Saturday, November 30, 2013

Tonal landscape drawing

A snowy road near Rochester, Vermont

Oh, here I am!  I have been traveling, teaching workshops and always painting. I get e-mail routinely, asking as civilly as possible, "wheres the next post? That makes me feel useful. Here it is.

When last I wrote, I talked about confusing color with value. I see that a lot when I teach. Students add color instead of lowering the value of an object. The shadow side of a green tree becomes greener, not darker in value, the deepest shadows down within the tree become greener still.

I have just finished teaching half a dozen workshops in New England, Mississippi, and in North Carolina. As I taught those, I kept in mind that I wanted to find a way to make the idea easy to grasp for my students. Here is what I think might work.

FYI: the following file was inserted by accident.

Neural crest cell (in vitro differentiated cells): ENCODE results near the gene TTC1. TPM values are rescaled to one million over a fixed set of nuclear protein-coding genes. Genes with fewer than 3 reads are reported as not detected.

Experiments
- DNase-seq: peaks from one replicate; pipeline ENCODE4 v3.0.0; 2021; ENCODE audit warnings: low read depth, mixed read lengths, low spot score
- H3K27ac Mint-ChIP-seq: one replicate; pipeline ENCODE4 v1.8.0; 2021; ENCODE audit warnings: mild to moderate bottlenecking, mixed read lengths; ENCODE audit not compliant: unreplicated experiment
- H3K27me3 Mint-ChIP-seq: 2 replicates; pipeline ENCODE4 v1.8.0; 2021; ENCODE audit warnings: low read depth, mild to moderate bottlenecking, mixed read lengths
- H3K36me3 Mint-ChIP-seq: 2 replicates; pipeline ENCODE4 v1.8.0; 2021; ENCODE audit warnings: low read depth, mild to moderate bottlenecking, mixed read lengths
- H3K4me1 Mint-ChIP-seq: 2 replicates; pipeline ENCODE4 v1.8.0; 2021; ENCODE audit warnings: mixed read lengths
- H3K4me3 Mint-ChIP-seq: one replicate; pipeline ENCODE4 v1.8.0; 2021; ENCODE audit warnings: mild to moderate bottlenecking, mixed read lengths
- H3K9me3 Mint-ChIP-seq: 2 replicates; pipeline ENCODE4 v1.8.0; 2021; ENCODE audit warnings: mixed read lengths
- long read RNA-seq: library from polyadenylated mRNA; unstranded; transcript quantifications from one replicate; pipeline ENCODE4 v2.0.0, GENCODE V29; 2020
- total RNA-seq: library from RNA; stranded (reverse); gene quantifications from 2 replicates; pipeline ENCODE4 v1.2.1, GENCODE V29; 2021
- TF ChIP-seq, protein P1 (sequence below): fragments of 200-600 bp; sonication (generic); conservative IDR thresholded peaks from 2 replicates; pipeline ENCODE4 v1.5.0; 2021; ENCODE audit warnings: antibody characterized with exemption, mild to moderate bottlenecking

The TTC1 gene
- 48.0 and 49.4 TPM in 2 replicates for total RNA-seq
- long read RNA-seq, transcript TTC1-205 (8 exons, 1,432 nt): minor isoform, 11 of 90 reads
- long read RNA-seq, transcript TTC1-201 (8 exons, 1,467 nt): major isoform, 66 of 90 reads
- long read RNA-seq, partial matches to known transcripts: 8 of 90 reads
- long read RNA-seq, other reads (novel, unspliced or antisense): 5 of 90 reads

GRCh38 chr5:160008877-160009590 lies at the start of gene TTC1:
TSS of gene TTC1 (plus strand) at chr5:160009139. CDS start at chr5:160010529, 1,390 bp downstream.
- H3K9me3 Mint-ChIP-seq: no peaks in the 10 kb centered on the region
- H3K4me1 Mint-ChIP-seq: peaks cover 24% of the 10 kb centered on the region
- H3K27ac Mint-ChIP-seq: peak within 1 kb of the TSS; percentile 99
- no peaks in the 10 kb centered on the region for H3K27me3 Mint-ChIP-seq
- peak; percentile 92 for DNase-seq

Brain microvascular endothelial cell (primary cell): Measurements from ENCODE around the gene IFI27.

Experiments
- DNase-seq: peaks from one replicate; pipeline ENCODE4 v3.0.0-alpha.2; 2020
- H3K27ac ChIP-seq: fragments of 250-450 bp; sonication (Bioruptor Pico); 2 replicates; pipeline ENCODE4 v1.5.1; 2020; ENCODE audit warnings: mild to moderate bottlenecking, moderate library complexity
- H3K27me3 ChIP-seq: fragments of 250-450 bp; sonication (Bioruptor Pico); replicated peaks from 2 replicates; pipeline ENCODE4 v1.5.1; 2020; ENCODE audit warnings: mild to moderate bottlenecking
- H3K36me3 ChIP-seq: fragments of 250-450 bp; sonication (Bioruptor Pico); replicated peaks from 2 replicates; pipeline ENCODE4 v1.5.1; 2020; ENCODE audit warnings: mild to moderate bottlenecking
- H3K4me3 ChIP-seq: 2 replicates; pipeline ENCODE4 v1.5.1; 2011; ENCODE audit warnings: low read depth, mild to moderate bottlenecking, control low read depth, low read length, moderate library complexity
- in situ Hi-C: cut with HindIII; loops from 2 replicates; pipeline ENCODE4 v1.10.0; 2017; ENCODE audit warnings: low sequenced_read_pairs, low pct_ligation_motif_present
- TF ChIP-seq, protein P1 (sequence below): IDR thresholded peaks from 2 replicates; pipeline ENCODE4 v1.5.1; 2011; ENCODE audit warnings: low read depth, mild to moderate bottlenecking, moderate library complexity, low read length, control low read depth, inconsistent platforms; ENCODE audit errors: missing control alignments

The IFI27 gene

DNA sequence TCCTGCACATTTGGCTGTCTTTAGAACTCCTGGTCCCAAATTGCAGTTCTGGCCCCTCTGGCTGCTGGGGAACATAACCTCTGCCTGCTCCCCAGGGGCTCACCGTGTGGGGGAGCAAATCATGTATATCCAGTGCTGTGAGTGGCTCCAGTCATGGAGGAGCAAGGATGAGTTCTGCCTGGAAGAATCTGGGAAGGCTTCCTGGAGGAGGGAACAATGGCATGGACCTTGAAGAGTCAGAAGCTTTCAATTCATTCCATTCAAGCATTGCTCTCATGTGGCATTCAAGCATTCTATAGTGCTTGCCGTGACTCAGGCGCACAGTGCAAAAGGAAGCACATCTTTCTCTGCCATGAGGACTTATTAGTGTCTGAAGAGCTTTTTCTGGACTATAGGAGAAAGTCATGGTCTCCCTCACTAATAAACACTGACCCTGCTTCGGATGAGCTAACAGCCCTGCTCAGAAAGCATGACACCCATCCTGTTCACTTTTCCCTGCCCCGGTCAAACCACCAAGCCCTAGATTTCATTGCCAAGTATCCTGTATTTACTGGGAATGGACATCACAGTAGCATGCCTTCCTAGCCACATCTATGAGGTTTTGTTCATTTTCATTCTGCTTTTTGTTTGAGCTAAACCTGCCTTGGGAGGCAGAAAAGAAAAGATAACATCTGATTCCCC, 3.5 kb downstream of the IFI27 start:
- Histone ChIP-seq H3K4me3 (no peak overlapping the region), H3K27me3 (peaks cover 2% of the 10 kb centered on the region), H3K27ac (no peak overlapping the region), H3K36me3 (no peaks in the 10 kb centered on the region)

Many of you have programs on your computer like Photoshop, or photo correction programs that came preloaded into your computer, or installed by your digital camera as part of its software package. There are two adjustments always offered, there are zillions more besides including one that makes your photo look like it was done by Monet, well sort of. But, the one above is important, this slider controls lightness and darkness push the slider one direction it gets darker and the other it gets lighter. This slider is controlling values.

Below is the second important control offered you, this is for saturation, or the amount of color. Like the slider above, if you push it one way the colors become more intense, push it the other way and they become less colored or grave. This slider doesn't make the colors darker or lighter, just more or less colored.